By Lisa Anne Cleeves
Talking to your plants may be more significant than you think. They may just talk back…
I spend a lot of time with plants, and I have learned over the years that they are most certainly aware beings. They exhibit so many different behaviors, it is unclear to me why anyone would believe that they are inanimate. I do not blame you if you have never had a communication type of interaction with a plant. It is not something that we are raised to think about or understand, in today’s society. It took me many years of ‘unlearning’ to realize that plants had medicinal value, let-alone consciousness. Ever since, when it comes to my own garden, I make it a priority to make sure that I nourish and care for it. If I notice that it is not looking too healthy, I use sites like https://www.lawncare.net/service-areas/new-jersey/ to find someone who can repair it.
The first time I ever thought a plant tried to communicate with me was when I was on a slow winter walk through a patch of woods after heavy snow. It was about five years after I discovered (through a transcendental Spiritual experience) that I needed to begin ‘unlearning’ all of the things I had been raised with; namely my over-religious upbringing but also, I had to unlearn my full acceptance of our’ grocery store’ type of existence, where everything including nature is a product to be profited from.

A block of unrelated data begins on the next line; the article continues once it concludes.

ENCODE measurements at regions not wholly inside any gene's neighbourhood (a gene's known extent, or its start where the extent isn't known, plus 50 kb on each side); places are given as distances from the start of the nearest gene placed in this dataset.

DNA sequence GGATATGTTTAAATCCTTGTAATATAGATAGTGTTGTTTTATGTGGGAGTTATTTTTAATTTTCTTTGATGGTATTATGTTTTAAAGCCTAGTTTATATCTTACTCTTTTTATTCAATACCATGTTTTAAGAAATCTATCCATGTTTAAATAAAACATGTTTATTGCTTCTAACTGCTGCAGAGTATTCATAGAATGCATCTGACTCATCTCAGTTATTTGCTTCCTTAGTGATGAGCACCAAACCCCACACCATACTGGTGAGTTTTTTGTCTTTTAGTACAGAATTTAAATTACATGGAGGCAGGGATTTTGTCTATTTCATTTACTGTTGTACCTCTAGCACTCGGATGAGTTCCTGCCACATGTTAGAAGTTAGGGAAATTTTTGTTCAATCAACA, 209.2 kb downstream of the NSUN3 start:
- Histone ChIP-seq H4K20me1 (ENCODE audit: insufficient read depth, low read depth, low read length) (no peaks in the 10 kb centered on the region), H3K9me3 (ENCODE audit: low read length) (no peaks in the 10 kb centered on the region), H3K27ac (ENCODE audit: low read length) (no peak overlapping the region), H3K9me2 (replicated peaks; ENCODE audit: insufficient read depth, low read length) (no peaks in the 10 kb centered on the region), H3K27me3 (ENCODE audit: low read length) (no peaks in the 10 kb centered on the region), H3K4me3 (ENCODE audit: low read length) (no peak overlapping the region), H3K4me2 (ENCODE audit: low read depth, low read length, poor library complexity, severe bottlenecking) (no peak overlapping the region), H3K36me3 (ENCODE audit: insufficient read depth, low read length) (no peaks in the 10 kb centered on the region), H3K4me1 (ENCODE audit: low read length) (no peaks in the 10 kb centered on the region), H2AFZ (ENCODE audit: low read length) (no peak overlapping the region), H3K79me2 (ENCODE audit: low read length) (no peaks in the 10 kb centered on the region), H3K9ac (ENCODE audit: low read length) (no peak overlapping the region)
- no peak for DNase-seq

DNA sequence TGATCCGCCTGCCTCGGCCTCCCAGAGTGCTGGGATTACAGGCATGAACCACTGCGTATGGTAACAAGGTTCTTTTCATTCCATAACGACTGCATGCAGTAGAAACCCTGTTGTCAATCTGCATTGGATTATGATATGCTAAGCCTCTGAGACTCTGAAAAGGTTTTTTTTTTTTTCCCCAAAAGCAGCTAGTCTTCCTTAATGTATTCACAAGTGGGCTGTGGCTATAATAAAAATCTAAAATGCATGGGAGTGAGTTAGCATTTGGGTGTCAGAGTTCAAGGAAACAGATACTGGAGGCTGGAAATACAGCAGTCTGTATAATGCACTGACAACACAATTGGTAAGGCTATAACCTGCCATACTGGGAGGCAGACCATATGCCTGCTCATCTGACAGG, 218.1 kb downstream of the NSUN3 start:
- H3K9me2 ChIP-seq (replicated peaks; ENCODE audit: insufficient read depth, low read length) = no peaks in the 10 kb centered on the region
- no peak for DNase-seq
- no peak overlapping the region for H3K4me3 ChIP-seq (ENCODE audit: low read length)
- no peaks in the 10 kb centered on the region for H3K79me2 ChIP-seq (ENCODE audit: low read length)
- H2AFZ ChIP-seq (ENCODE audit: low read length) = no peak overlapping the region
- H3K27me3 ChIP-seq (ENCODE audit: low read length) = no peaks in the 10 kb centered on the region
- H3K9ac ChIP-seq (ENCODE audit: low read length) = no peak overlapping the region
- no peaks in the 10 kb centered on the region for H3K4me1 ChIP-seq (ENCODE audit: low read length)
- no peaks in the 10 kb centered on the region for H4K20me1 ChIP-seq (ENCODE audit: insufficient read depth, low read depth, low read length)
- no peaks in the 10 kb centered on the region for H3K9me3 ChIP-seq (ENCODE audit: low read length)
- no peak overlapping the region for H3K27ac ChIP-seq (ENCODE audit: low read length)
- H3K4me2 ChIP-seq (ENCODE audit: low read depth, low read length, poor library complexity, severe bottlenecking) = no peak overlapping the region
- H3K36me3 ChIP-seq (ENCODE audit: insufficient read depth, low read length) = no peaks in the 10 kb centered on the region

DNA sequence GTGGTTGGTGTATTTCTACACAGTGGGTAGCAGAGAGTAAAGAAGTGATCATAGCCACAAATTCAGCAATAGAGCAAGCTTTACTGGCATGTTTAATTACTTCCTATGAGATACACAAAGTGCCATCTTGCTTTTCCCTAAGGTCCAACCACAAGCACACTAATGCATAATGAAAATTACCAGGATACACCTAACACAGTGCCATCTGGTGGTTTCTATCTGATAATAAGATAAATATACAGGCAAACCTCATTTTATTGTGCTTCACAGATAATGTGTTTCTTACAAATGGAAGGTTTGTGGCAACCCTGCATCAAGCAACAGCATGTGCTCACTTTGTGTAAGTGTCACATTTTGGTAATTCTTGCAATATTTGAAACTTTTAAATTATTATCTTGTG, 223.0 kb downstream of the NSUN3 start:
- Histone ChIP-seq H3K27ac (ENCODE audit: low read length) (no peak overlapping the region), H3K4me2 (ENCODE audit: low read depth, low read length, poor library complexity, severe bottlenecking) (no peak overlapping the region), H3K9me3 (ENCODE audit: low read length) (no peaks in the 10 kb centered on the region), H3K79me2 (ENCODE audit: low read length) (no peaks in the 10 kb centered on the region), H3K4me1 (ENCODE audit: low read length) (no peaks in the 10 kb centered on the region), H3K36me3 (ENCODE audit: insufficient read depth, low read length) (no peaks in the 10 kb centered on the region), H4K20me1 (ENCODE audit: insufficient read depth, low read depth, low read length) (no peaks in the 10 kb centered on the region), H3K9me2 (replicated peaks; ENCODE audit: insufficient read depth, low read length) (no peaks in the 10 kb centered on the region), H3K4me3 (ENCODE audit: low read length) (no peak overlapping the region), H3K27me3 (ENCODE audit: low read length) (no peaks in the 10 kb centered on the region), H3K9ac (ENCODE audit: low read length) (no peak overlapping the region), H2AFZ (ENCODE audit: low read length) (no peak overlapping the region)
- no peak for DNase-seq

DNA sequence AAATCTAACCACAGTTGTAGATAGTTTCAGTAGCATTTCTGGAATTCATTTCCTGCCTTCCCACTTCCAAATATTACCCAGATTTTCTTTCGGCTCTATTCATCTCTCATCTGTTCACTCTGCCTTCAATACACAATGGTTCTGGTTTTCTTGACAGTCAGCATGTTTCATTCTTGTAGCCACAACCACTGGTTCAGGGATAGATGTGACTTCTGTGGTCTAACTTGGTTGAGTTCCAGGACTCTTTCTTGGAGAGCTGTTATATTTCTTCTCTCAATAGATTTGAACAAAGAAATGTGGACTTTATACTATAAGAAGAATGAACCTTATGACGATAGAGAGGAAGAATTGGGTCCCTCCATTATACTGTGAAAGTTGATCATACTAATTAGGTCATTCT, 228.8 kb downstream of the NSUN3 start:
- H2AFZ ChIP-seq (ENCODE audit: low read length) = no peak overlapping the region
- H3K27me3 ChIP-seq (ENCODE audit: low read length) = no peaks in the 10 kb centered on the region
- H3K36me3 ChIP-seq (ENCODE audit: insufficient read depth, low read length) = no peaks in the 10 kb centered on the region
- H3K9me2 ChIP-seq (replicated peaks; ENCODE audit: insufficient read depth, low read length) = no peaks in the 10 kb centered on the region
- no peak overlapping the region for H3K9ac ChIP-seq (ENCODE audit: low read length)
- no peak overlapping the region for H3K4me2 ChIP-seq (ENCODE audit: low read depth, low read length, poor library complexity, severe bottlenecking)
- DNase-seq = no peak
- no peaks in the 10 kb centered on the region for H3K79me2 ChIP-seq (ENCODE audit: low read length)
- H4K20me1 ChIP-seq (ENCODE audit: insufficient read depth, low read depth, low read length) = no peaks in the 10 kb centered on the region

Anyway, the scenery that day was magical, and the silence in the snow-covered woods was auspicious. I was walking along and all of a sudden, I was drawn to an old thorn tree at the intersection of one path and another. I was somehow captivated by it, and I sat there wondering if the tree had called to me. Even though I had never experienced plant communication before, it seemed apparent to me that it had just occurred. I ‘felt’ it, somewhere in my heart that it was a loving gesture of the tree. So, as I stopped to take in the delicious quiet and look with love upon the tree, I reflected for a few moments on how Joseph of Arimathea had planted the Holy Thorn tree in Glastonbury, England in what was once Druid Country. The original tree was hacked down in vandalism during wartime but the one that stands there today was a cutting of the original tree.